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Outstanding Caseworker treats each family as if they are her “only concern”

Drema Neely’s own journey as an adoptive parent led her to a career in child welfare, where she makes each family feel supported and prioritized.

Drema Neely has worked with families for 16 years, most of that time as a case manager. She first joined the Tennessee Department of Children’s Services four months after adopting a baby through kinship care because she wanted to help other parents like her.

A mother that Drema worked with suggested that we feature her as an outstanding caseworker. She wrote: “This woman went above and beyond! Drema was an emotional support for not only me, but the children as well. She was very engaged and encouraging when the kids spoke to her, like they were her only concern!”

We asked Drema how she managed to maintain this focus and build relationships with parents and children. This is what she told us.

Caseworkers are notoriously busy. This family said you treated their children like they were “your only concern.” How do you manage this?

When I walk through that door, that family is my only family. Because I’m not doing a good job if I can’t tell you something personal about each child. And the only way to do that is to focus on them, get to know them, and address their needs.

For example, if the kids are old enough, I always have them do the walkthroughs for me. I ask them to take me around the house, so that I can see what makes them comfortable–or not. I go into their room and sit on the floor with them. Not on their bed! Who wants someone to sit on their bed? It’s amazing what kids will tell you when you are sitting on their level, talking about their favorite toy or sweater.

What is your approach to building relationships with parents?

As with the children, I meet them where they are. A home visit might be me folding laundry and chatting while a parent is making dinner.

But while I am casually talking with that parent, I am also wracking my brain. If Dad works, does Mom have what she needs during the day? If Mom works too, is the daycare adequate and taking the stress off. What might they need—even if they don’t realize it yet?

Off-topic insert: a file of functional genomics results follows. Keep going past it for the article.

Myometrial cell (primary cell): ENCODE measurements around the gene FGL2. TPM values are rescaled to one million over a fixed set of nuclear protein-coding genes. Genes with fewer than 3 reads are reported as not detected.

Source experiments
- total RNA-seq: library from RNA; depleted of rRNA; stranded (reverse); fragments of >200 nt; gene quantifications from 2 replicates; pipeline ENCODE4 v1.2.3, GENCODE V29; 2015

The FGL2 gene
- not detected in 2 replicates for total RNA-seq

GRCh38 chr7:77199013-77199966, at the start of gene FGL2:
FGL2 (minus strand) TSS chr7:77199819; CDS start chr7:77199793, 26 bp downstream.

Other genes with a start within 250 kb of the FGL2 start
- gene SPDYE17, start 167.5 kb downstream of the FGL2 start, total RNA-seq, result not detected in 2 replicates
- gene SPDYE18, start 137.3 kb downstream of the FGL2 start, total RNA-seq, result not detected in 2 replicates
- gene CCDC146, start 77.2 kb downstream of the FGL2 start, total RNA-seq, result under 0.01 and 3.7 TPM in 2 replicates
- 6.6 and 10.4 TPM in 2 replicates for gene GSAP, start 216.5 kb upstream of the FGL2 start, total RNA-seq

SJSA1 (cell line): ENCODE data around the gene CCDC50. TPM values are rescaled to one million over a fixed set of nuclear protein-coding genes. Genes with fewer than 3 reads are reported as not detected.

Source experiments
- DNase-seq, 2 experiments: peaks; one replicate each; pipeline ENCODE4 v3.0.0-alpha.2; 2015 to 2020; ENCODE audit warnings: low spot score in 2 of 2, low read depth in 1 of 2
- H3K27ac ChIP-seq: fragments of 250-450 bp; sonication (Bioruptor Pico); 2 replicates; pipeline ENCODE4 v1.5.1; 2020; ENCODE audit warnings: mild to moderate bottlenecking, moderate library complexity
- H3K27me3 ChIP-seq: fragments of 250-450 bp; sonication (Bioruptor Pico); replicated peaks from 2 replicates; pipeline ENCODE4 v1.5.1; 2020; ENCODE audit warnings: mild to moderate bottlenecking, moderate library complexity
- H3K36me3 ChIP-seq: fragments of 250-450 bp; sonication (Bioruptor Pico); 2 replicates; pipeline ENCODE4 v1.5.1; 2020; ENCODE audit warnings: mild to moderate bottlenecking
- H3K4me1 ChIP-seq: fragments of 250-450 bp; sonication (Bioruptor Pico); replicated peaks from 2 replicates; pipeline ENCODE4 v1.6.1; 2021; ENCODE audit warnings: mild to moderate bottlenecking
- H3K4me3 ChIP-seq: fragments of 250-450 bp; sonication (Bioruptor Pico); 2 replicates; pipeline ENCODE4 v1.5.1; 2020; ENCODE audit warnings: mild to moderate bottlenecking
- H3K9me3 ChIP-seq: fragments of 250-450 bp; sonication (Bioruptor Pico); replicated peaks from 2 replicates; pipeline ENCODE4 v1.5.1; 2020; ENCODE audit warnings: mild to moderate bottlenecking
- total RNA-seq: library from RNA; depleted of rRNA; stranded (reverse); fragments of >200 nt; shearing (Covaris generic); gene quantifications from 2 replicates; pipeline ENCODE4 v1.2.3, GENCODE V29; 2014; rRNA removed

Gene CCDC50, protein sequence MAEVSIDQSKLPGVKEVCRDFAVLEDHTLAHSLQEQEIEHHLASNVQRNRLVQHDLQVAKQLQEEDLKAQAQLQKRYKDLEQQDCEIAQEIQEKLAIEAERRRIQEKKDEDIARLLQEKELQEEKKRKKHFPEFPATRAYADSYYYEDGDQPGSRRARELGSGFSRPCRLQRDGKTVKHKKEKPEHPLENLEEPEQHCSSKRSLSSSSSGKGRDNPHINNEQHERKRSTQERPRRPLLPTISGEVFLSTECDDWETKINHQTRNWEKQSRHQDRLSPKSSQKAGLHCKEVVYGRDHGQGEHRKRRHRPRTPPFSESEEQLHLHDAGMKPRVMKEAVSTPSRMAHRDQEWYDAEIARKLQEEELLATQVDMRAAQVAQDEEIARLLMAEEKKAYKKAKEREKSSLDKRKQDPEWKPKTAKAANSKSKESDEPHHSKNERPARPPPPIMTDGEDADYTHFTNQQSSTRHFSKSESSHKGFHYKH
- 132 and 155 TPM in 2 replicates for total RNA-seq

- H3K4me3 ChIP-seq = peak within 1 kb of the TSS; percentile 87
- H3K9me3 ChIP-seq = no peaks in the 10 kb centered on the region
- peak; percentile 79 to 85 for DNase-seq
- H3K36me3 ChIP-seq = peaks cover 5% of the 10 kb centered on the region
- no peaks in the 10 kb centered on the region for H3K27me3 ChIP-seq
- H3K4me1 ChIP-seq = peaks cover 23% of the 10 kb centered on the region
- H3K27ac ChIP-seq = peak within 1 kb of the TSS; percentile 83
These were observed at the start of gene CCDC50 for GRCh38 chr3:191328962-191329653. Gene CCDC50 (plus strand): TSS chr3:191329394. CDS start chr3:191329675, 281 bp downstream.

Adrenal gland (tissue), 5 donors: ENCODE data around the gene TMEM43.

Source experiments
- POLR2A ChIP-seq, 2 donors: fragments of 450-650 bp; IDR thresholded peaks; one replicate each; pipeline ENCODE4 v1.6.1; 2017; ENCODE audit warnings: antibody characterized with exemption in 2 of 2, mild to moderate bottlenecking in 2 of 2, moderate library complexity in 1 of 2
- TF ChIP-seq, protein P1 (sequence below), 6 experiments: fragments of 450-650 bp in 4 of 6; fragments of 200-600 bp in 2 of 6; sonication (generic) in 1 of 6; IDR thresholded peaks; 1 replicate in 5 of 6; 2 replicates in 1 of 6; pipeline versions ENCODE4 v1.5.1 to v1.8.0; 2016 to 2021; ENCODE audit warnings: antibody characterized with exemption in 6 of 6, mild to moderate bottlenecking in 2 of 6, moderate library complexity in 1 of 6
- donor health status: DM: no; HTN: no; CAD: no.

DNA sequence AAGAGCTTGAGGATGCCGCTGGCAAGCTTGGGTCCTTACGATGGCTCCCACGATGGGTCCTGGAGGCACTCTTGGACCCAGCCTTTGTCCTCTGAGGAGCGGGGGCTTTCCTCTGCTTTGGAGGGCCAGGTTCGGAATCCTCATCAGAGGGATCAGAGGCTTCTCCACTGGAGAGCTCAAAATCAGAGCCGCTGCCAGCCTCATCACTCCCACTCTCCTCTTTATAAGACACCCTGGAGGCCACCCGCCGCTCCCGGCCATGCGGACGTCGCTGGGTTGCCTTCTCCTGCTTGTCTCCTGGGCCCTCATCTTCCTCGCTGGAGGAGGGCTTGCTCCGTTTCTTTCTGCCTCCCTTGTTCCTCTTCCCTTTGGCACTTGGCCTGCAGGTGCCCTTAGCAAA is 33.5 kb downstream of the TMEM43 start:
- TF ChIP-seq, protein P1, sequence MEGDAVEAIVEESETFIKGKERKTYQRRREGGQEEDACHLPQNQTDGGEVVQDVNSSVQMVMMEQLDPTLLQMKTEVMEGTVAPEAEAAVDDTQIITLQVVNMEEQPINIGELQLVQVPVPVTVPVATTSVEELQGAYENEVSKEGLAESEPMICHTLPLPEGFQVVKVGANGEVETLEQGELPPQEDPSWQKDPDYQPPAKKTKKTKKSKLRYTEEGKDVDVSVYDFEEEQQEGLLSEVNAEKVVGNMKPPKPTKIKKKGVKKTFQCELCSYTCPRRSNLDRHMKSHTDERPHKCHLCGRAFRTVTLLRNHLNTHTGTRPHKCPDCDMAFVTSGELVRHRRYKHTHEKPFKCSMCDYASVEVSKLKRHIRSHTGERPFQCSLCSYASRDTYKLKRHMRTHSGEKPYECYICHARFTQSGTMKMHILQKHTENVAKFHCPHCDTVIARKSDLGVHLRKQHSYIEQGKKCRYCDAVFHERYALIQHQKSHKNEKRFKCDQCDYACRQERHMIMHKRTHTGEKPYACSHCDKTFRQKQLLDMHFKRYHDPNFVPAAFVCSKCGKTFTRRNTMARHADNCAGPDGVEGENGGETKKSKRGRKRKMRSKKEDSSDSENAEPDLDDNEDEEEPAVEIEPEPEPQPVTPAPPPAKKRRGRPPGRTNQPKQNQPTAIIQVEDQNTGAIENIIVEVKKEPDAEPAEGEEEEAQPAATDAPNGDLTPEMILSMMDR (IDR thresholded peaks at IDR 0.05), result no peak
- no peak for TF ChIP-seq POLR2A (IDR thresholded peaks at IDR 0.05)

In every interaction, I’m thinking about how I can make the transition to permanence—whether that’s reunification or adoption—as seamless as possible. Because the family needs to be able to succeed on their own when the department is no longer in their life.

Looking back over the last 16 years, what is one of the most important pieces of advice you’ve given parents who are adopting from foster care?

Our ultimate goal, of course, is reunification. But when that’s not possible and I’m preparing a foster family to adopt, I want them to think about the place that children’s birth parents hold in their hearts and possibly in their lives.

The first questions I ask a pre-adoptive home are:
● Do you have a relative who died that you cannot forget?
● Have you forgotten what your parents did to you—good and bad?
● Did you have drama with family in the past that you knew was bad at the time but now
you look on fondly?

I ask these questions to help potential parents understand that the same way they hold onto their childhood memories, their kids will too. And even kids who have been abused can still love their abuser.

My most important piece of advice: As an adoptive parent, you must expect children to continue to love their parents. Don’t tell kids that they are wrong! Show them that there is something better.

What are the biggest rewards of your work?

Oh, that’s easy. Staying in touch with the kids and watching them grow. Sometimes I’ll get messages from them inviting me to a graduation or a basketball game. If they need help, I’ll help them find services. Once they turn 18, we’re friends on Facebook—a page I keep only to communicate with my kids.

I’ve been doing this long enough that some of my kids have had kids. When someone says they are sending me a picture of their baby, I always ask: Did you name it Drema?